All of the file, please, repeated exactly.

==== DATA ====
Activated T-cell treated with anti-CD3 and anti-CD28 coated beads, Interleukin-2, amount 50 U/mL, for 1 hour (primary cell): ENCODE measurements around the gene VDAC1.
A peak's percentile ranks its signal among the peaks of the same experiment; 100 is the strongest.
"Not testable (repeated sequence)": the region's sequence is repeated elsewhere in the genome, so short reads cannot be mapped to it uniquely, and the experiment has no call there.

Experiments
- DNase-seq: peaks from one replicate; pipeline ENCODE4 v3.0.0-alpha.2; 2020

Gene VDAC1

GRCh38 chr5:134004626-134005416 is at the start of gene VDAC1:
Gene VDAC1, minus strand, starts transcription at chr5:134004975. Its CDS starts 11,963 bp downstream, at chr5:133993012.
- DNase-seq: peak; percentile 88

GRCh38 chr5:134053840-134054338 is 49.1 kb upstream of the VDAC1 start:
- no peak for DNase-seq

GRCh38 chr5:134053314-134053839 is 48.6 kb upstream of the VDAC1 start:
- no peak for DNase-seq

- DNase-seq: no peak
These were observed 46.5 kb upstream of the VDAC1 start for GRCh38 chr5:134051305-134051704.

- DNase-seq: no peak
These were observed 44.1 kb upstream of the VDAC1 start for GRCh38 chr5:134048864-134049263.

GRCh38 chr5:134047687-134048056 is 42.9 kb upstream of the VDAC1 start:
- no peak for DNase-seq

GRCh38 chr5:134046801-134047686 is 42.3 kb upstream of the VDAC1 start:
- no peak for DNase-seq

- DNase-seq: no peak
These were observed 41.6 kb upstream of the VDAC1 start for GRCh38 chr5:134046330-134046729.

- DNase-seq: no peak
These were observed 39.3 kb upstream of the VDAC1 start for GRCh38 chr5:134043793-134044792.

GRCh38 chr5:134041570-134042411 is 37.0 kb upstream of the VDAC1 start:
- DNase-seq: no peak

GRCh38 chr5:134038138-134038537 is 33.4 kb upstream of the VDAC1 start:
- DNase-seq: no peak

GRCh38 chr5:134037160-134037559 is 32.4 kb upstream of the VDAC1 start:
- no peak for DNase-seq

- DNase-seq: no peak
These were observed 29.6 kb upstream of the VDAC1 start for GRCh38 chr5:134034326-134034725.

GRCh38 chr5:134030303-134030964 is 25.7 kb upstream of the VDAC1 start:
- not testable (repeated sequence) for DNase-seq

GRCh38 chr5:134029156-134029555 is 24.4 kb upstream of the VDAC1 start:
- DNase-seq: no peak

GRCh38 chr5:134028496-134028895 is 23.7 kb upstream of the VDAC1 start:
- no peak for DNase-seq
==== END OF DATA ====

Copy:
Activated T-cell treated with anti-CD3 and anti-CD28 coated beads, Interleukin-2, amount 50 U/mL, for 1 hour (primary cell): ENCODE measurements around the gene VDAC1.
A peak's percentile ranks its signal among the peaks of the same experiment; 100 is the strongest.
"Not testable (repeated sequence)": the region's sequence is repeated elsewhere in the genome, so short reads cannot be mapped to it uniquely, and the experiment has no call there.

Experiments
- DNase-seq: peaks from one replicate; pipeline ENCODE4 v3.0.0-alpha.2; 2020

Gene VDAC1

GRCh38 chr5:134004626-134005416 is at the start of gene VDAC1:
Gene VDAC1, minus strand, starts transcription at chr5:134004975. Its CDS starts 11,963 bp downstream, at chr5:133993012.
- DNase-seq: peak; percentile 88

GRCh38 chr5:134053840-134054338 is 49.1 kb upstream of the VDAC1 start:
- no peak for DNase-seq

GRCh38 chr5:134053314-134053839 is 48.6 kb upstream of the VDAC1 start:
- no peak for DNase-seq

- DNase-seq: no peak
These were observed 46.5 kb upstream of the VDAC1 start for GRCh38 chr5:134051305-134051704.

- DNase-seq: no peak
These were observed 44.1 kb upstream of the VDAC1 start for GRCh38 chr5:134048864-134049263.

GRCh38 chr5:134047687-134048056 is 42.9 kb upstream of the VDAC1 start:
- no peak for DNase-seq

GRCh38 chr5:134046801-134047686 is 42.3 kb upstream of the VDAC1 start:
- no peak for DNase-seq

- DNase-seq: no peak
These were observed 41.6 kb upstream of the VDAC1 start for GRCh38 chr5:134046330-134046729.

- DNase-seq: no peak
These were observed 39.3 kb upstream of the VDAC1 start for GRCh38 chr5:134043793-134044792.

GRCh38 chr5:134041570-134042411 is 37.0 kb upstream of the VDAC1 start:
- DNase-seq: no peak

GRCh38 chr5:134038138-134038537 is 33.4 kb upstream of the VDAC1 start:
- DNase-seq: no peak

GRCh38 chr5:134037160-134037559 is 32.4 kb upstream of the VDAC1 start:
- no peak for DNase-seq

- DNase-seq: no peak
These were observed 29.6 kb upstream of the VDAC1 start for GRCh38 chr5:134034326-134034725.

GRCh38 chr5:134030303-134030964 is 25.7 kb upstream of the VDAC1 start:
- not testable (repeated sequence) for DNase-seq

GRCh38 chr5:134029156-134029555 is 24.4 kb upstream of the VDAC1 start:
- DNase-seq: no peak

GRCh38 chr5:134028496-134028895 is 23.7 kb upstream of the VDAC1 start:
- no peak for DNase-seq